Scotland has made an inadequate response to the on-going public health emergency and now faces the emerging threat of a drug supply containing new synthetic opioids. This situation demands the urgent implementation of the full range of evidence-based practice and policy now.
All individuals and organisations must work to deliver the National Mission to Reduce Drug Deaths.
It is evident that Scotland needs to adopt the practice and policy measures developed in other countries to address the very issues we now face. Therefore we must, without further delay, implement an emergency plan to:
- Support positive health-focused engagement with people who use drugs through a process of decriminalisation of the possession of drugs for personal use through the use of alternatives to prosecution for ALL people, for ALL drugs in ALL circumstances.
- Monitor changes in drug supply – including dangerous synthetic opioids – and ensure people involved in drug use know the risks associated with the substances being supplied through street supply. This can partly be achieved by providing drug checking services where people can submit small samples of drugs for analysis and then receive a list of the substances these street drugs contain.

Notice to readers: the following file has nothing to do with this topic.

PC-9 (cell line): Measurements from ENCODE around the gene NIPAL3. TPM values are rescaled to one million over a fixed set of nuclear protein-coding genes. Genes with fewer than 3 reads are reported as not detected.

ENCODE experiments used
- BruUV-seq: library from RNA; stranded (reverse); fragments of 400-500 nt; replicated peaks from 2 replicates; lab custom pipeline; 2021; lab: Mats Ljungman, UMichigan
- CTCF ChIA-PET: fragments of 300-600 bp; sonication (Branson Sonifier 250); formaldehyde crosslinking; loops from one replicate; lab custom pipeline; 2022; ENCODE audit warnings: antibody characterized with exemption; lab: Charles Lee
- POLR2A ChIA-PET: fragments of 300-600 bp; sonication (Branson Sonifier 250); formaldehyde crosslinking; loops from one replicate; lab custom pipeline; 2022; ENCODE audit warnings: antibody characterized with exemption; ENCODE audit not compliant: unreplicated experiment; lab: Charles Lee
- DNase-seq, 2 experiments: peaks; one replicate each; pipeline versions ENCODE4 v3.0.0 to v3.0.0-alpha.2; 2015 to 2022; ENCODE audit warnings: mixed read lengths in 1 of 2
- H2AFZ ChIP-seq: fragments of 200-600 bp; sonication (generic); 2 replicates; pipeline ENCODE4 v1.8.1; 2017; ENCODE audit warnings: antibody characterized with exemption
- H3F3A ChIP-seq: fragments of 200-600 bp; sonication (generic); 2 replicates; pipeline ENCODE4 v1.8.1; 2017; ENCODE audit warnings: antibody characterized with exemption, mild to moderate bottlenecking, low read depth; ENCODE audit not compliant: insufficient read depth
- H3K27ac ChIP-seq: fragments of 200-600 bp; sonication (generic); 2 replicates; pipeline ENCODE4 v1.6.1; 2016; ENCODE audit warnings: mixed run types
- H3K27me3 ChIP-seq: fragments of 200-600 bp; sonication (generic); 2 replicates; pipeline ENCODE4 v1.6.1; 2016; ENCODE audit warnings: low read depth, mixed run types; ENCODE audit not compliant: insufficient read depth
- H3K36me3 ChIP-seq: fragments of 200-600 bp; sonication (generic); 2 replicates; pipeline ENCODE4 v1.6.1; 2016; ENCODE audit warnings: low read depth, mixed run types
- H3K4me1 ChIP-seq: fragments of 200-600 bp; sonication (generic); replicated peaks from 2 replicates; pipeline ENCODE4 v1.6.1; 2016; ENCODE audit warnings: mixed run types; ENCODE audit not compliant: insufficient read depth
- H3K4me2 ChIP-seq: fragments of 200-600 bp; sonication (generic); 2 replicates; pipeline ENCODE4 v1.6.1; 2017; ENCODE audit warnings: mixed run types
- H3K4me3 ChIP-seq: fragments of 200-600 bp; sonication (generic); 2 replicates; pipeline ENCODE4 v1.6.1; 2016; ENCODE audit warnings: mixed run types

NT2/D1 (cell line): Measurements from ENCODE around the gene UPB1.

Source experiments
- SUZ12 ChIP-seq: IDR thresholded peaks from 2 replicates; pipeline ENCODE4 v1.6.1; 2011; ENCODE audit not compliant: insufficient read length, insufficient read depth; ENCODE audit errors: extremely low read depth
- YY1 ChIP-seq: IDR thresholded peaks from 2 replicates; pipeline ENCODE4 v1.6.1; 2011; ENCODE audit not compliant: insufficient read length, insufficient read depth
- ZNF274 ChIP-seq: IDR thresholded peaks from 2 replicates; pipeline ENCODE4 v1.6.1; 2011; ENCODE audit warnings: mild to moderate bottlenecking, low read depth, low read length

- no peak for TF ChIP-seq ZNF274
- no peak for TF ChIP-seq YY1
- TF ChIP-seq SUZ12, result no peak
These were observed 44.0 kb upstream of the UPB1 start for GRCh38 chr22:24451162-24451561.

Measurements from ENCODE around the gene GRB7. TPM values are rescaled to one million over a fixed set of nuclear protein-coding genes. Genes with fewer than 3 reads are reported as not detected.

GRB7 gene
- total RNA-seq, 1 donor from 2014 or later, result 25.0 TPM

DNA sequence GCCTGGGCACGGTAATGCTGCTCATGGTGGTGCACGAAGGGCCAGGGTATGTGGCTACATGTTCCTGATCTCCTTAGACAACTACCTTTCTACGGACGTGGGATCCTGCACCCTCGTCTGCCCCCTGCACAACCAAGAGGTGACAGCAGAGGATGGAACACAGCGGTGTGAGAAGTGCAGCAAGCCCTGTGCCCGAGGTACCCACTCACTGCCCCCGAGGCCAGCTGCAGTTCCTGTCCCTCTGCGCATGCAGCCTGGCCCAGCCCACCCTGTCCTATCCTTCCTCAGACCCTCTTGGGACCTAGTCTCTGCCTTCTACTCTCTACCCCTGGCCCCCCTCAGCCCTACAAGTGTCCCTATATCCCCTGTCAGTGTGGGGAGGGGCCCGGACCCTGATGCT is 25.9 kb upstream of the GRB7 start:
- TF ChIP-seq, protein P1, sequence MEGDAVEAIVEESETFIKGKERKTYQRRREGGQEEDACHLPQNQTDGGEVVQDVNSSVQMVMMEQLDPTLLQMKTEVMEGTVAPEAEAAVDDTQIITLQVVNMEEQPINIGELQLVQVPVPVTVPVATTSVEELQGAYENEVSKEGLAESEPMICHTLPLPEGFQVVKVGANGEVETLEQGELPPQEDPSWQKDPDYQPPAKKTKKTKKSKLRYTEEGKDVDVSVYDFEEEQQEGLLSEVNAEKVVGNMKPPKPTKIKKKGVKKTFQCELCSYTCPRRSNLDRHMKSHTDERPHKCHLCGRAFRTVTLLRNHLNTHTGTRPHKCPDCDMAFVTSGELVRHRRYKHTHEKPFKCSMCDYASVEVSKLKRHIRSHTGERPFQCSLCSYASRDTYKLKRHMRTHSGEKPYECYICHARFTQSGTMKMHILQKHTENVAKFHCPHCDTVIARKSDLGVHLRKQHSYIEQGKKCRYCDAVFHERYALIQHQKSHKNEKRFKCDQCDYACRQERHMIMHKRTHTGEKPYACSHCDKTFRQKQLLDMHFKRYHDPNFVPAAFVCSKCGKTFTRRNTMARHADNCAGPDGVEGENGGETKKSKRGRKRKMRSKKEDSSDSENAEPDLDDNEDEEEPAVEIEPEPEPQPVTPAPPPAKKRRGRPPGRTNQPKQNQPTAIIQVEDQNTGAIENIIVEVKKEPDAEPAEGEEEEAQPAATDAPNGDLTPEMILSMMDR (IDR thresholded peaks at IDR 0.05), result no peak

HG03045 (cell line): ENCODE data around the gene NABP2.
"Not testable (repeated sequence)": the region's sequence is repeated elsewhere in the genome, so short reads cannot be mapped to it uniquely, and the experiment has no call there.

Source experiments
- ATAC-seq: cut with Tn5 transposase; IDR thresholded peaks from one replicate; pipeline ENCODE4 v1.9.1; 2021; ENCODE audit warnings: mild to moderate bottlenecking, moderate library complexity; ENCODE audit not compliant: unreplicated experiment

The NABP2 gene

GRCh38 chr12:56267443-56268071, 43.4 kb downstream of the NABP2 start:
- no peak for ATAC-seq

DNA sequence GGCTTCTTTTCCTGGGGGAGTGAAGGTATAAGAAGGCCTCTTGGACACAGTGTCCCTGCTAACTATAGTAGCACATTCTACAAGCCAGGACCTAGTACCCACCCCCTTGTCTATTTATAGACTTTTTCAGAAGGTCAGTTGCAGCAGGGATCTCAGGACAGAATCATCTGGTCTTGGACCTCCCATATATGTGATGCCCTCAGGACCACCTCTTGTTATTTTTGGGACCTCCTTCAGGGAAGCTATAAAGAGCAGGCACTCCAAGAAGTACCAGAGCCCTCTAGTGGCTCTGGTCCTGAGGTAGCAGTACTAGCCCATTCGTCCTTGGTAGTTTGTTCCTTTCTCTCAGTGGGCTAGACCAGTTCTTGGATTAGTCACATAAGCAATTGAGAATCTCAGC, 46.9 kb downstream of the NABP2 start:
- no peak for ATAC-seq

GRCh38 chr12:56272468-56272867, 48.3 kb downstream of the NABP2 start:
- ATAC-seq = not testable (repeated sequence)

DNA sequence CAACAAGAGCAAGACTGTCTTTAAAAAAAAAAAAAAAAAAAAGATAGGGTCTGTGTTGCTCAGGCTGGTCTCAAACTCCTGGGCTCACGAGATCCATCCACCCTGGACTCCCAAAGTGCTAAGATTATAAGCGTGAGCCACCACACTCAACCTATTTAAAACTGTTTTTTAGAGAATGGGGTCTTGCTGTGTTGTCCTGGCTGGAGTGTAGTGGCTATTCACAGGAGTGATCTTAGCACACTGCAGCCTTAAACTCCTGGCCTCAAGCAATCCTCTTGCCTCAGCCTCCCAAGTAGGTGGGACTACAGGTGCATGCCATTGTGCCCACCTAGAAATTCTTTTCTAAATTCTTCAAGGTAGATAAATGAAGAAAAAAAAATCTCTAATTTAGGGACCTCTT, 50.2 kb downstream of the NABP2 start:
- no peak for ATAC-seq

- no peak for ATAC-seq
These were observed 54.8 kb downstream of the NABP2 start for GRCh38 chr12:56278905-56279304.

- Ensure that people experiencing drug problems and using drugs in street-based environments and other people particularly vulnerable to harm, including fatal and near-fatal overdose, can have immediate support in case of an overdose and access to information and support services through the provision of safer drug use facilities wherever in Scotland there are people who would be protected and supported by using them.
- Ensure people most vulnerable to fatal overdose involving opiates (the vast majority of fatal overdoses in Scotland) are able to access effective means to prevent death in the event of overdose through maximising Scotland’s national naloxone programme which includes ensuring people are supplied with naloxone at every opportunity, with a strong emphasis on peer-led distribution.
- Attract a far higher proportion of people who could benefit from treatment into treatment by delivering accessible and acceptable treatment services grounded in connection and compassion for all people experiencing drug problems.